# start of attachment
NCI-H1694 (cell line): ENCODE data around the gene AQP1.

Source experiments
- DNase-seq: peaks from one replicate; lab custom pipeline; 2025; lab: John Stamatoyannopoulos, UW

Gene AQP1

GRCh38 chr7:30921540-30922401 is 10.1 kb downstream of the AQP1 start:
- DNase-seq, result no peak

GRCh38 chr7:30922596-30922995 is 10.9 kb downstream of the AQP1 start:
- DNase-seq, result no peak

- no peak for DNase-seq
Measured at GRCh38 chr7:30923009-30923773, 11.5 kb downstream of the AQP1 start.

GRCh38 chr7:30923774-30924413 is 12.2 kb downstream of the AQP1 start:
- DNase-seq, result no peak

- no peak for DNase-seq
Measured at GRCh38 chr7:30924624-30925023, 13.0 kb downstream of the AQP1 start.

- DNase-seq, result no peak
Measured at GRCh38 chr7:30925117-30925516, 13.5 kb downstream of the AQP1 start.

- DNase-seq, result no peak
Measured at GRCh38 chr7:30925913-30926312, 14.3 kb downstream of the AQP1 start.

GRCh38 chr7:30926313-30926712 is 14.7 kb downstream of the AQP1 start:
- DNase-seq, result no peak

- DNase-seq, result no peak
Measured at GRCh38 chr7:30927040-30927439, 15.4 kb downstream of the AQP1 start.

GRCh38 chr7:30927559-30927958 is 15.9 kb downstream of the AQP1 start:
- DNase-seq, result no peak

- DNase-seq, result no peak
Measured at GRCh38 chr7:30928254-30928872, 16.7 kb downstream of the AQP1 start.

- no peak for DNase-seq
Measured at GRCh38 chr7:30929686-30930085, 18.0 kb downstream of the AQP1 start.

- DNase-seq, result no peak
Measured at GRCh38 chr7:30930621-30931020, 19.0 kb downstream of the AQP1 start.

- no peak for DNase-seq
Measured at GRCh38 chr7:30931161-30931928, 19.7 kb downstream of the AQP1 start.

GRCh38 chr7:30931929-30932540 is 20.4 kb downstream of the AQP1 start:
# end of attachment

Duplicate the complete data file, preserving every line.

NCI-H1694 (cell line): ENCODE data around the gene AQP1.

Source experiments
- DNase-seq: peaks from one replicate; lab custom pipeline; 2025; lab: John Stamatoyannopoulos, UW

Gene AQP1

GRCh38 chr7:30921540-30922401 is 10.1 kb downstream of the AQP1 start:
- DNase-seq, result no peak

GRCh38 chr7:30922596-30922995 is 10.9 kb downstream of the AQP1 start:
- DNase-seq, result no peak

- no peak for DNase-seq
Measured at GRCh38 chr7:30923009-30923773, 11.5 kb downstream of the AQP1 start.

GRCh38 chr7:30923774-30924413 is 12.2 kb downstream of the AQP1 start:
- DNase-seq, result no peak

- no peak for DNase-seq
Measured at GRCh38 chr7:30924624-30925023, 13.0 kb downstream of the AQP1 start.

- DNase-seq, result no peak
Measured at GRCh38 chr7:30925117-30925516, 13.5 kb downstream of the AQP1 start.

- DNase-seq, result no peak
Measured at GRCh38 chr7:30925913-30926312, 14.3 kb downstream of the AQP1 start.

GRCh38 chr7:30926313-30926712 is 14.7 kb downstream of the AQP1 start:
- DNase-seq, result no peak

- DNase-seq, result no peak
Measured at GRCh38 chr7:30927040-30927439, 15.4 kb downstream of the AQP1 start.

GRCh38 chr7:30927559-30927958 is 15.9 kb downstream of the AQP1 start:
- DNase-seq, result no peak

- DNase-seq, result no peak
Measured at GRCh38 chr7:30928254-30928872, 16.7 kb downstream of the AQP1 start.

- no peak for DNase-seq
Measured at GRCh38 chr7:30929686-30930085, 18.0 kb downstream of the AQP1 start.

- DNase-seq, result no peak
Measured at GRCh38 chr7:30930621-30931020, 19.0 kb downstream of the AQP1 start.

- no peak for DNase-seq
Measured at GRCh38 chr7:30931161-30931928, 19.7 kb downstream of the AQP1 start.

GRCh38 chr7:30931929-30932540 is 20.4 kb downstream of the AQP1 start: